IBM will receive $57 million from Groupon as a settlement fee over a patent case in the US
Groupon, an online marketplace; would pay $57 million (roughly ₹418 crores) to International Business Machines Corp (IBM) to settle a patent dispute, said on Monday.
IBM’s lawsuit, filed in 2016 in the state of Delaware in the US, alleged Groupon used IBM’s patented e-commerce patent tech without permission.
A jury in favor of IBM in July commanded Chicago-based Groupon to pay $83 million in losses.
The settlement also contained a long-term patent cross-license agreement between the companies.
Talk about what IBM’s various people had to
William Lafontaine, IBM’s general manager of the intellectual property, said in a statement, ‘the deal demonstrates the value of the intellectual property the Armonk, New York-based company derives from its annual investment of more than $5 billion in research and development.’
Bill Roberts, Groupon’s vice president of global communications, said in a statement that the license it acquired to IBM’s patent portfolio “will enable Groupon to continue to build amazing products for consumers and small businesses around the world.”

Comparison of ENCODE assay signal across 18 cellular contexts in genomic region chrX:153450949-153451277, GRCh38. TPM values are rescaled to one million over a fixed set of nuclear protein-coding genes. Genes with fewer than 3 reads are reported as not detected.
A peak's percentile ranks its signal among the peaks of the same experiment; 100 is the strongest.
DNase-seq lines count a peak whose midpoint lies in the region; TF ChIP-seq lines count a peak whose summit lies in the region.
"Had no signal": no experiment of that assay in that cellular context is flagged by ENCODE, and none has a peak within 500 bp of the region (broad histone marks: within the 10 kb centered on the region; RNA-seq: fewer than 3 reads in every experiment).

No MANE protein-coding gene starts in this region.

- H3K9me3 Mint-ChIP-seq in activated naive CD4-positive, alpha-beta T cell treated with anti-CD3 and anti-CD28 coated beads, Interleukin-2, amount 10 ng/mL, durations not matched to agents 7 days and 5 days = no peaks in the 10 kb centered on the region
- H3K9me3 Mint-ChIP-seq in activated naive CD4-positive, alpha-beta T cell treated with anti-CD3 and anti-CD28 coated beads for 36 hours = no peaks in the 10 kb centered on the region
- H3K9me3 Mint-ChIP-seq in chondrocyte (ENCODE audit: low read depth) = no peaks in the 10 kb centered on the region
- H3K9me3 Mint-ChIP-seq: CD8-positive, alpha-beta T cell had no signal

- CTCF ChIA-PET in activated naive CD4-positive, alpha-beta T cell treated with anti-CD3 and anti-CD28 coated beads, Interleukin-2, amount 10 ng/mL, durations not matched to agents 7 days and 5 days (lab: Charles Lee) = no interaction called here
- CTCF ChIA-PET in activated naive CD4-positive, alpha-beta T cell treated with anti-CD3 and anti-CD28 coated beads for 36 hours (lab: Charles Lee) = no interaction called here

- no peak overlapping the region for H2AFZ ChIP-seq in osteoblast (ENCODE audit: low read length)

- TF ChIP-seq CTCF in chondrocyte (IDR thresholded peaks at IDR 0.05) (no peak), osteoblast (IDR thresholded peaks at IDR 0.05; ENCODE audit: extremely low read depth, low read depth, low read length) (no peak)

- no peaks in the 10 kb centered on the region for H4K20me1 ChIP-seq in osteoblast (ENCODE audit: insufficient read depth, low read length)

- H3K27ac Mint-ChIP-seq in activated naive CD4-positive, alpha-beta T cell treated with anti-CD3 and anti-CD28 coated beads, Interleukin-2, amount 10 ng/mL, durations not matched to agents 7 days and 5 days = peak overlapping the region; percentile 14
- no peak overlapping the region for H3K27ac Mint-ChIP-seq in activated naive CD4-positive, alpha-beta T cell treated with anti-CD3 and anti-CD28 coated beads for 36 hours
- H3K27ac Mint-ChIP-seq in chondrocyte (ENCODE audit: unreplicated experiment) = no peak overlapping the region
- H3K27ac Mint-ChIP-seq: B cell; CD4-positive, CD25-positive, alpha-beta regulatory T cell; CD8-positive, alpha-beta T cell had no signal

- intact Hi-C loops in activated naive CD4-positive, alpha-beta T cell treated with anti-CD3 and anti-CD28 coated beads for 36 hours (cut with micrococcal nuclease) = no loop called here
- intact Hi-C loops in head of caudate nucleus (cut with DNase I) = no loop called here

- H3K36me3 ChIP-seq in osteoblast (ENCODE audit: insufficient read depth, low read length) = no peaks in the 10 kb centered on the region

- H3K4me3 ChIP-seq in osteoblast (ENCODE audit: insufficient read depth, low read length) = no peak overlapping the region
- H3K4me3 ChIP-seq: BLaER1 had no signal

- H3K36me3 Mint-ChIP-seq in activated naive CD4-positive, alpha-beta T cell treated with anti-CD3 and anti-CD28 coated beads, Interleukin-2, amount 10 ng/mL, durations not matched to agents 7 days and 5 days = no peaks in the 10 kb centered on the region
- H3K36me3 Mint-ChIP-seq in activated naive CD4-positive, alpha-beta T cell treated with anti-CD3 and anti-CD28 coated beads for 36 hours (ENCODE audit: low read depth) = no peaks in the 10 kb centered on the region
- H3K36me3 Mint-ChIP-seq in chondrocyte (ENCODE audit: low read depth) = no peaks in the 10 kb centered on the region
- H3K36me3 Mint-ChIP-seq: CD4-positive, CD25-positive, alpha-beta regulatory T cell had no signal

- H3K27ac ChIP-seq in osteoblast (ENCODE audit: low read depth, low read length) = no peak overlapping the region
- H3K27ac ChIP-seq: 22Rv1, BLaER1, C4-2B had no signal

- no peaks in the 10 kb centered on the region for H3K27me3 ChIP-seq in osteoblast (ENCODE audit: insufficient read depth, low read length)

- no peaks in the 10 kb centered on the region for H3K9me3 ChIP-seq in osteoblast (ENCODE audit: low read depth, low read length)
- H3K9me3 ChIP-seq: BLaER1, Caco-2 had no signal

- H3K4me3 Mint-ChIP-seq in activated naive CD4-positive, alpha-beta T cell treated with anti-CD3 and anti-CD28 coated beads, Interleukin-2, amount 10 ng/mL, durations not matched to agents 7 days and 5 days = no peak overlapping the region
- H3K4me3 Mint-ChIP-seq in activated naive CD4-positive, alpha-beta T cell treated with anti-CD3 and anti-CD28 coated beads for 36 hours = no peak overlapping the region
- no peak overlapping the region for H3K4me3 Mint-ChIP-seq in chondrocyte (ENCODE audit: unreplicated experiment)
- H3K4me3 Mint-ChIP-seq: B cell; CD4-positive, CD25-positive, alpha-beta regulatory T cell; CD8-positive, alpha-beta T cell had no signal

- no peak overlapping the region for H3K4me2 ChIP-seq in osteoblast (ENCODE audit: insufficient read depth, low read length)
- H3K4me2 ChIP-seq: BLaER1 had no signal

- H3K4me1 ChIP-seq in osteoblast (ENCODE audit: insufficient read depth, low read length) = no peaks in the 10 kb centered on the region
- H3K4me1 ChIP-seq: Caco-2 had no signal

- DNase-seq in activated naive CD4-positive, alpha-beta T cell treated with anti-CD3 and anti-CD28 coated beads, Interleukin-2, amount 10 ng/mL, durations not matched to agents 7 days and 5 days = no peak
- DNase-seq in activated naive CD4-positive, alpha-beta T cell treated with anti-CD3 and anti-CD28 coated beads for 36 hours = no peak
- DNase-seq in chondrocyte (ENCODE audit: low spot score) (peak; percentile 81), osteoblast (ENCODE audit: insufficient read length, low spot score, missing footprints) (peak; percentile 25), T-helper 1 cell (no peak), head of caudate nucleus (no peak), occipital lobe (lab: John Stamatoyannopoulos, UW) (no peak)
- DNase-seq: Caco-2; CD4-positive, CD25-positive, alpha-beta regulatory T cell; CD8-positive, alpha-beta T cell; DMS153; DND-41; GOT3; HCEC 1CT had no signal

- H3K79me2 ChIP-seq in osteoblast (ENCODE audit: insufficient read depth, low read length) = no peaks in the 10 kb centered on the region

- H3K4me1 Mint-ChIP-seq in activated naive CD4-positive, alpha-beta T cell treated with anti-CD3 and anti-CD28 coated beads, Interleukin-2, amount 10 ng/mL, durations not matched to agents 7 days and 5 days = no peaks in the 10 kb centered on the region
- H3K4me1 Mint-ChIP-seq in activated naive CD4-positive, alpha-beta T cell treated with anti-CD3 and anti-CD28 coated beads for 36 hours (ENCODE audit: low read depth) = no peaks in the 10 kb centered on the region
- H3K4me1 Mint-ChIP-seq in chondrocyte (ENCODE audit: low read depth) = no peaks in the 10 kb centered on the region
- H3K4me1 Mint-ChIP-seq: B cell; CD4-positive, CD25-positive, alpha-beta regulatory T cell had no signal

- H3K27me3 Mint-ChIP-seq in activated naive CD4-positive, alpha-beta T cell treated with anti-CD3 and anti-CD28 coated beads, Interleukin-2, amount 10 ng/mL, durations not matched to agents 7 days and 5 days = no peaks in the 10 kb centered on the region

During the trial, IBM had desired the jury to provide $167 million in damages, saying it developed widely licensed technology crucial to the development of the internet.
2 of the IBM patents at issue in the case relate to Prodigy, a late-1980s precursor to the web.
IBM’s hard to obtain the patent license
The case was closely noticed in the technology industry because it showed a glimpse into IBM’s efforts to license its large patent portfolio to other companies.
An IBM licensing executive confirmed that Amazon, Facebook, Alphabet’s Google, LinkedIn, and Twitter have each paid IBM $20 million to $50 million as part of cross-licensing deals that provided them access to the patent portfolio.
In 2017, IBM made about $1.2 billion in revenue from its licensing activities.
During the trial, Groupon’s lawyer portrayed IBM as using outdated patents to squeeze money out of other tech companies with threats of litigation.
Groupon on September 19 had asked a judge to throw out or reduce the verdict, calling it unsupported by the evidence.